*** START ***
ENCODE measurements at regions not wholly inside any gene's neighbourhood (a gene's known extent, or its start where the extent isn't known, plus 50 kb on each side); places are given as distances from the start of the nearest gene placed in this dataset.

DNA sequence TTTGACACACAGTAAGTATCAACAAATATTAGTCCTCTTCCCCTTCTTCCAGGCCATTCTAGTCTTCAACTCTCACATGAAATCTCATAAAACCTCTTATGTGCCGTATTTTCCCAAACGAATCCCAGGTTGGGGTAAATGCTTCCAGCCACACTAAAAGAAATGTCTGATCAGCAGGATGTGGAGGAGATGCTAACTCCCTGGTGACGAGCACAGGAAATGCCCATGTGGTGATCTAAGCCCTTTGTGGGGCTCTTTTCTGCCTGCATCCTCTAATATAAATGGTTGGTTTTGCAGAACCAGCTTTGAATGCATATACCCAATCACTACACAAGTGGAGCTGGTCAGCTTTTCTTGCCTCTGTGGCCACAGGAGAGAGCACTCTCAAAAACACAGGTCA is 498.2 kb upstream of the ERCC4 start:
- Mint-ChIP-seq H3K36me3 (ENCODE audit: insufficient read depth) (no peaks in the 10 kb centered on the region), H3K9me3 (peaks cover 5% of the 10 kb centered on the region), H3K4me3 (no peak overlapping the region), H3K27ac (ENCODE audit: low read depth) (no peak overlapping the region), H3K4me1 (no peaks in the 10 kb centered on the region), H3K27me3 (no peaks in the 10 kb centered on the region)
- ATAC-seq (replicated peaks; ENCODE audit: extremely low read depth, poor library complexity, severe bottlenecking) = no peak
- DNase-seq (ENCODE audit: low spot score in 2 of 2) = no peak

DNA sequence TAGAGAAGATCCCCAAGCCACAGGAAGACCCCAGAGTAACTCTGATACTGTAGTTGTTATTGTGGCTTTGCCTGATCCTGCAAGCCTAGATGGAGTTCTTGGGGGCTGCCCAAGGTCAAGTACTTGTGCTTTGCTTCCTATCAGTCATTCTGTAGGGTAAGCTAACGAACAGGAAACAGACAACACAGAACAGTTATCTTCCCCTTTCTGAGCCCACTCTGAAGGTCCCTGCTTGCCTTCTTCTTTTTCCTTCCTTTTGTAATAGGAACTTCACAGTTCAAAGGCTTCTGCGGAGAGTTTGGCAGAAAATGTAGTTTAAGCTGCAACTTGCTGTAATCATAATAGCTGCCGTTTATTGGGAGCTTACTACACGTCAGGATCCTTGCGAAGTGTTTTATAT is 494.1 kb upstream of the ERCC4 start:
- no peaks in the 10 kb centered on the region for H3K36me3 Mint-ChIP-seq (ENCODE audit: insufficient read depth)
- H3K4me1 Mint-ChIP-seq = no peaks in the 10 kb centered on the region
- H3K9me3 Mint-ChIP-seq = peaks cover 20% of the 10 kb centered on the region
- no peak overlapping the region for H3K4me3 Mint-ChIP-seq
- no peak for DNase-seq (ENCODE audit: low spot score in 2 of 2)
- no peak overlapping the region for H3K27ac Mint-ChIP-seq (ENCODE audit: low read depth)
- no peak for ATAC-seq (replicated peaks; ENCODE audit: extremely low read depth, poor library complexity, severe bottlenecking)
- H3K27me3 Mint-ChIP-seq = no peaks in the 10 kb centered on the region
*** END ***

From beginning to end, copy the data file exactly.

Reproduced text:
ENCODE measurements at regions not wholly inside any gene's neighbourhood (a gene's known extent, or its start where the extent isn't known, plus 50 kb on each side); places are given as distances from the start of the nearest gene placed in this dataset.

DNA sequence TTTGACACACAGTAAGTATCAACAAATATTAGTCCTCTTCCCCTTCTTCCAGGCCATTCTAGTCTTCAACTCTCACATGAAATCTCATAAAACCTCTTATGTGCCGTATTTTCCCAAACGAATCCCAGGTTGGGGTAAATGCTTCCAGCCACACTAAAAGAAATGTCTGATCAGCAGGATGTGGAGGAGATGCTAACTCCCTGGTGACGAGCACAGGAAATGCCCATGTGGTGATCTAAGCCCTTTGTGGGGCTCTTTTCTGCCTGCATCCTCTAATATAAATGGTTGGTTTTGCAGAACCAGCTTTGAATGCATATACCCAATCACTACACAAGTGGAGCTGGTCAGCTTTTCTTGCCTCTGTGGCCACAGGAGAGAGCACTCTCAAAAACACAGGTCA is 498.2 kb upstream of the ERCC4 start:
- Mint-ChIP-seq H3K36me3 (ENCODE audit: insufficient read depth) (no peaks in the 10 kb centered on the region), H3K9me3 (peaks cover 5% of the 10 kb centered on the region), H3K4me3 (no peak overlapping the region), H3K27ac (ENCODE audit: low read depth) (no peak overlapping the region), H3K4me1 (no peaks in the 10 kb centered on the region), H3K27me3 (no peaks in the 10 kb centered on the region)
- ATAC-seq (replicated peaks; ENCODE audit: extremely low read depth, poor library complexity, severe bottlenecking) = no peak
- DNase-seq (ENCODE audit: low spot score in 2 of 2) = no peak

DNA sequence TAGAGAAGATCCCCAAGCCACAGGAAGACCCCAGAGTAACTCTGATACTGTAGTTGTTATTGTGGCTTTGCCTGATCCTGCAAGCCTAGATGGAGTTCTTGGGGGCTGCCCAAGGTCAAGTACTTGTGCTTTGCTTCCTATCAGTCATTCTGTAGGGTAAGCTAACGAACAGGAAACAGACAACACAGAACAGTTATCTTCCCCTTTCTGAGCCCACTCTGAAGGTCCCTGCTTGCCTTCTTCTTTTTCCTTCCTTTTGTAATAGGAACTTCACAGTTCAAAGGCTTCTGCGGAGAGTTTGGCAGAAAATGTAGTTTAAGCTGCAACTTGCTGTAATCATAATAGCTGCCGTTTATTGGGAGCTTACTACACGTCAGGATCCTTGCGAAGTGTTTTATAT is 494.1 kb upstream of the ERCC4 start:
- no peaks in the 10 kb centered on the region for H3K36me3 Mint-ChIP-seq (ENCODE audit: insufficient read depth)
- H3K4me1 Mint-ChIP-seq = no peaks in the 10 kb centered on the region
- H3K9me3 Mint-ChIP-seq = peaks cover 20% of the 10 kb centered on the region
- no peak overlapping the region for H3K4me3 Mint-ChIP-seq
- no peak for DNase-seq (ENCODE audit: low spot score in 2 of 2)
- no peak overlapping the region for H3K27ac Mint-ChIP-seq (ENCODE audit: low read depth)
- no peak for ATAC-seq (replicated peaks; ENCODE audit: extremely low read depth, poor library complexity, severe bottlenecking)
- H3K27me3 Mint-ChIP-seq = no peaks in the 10 kb centered on the region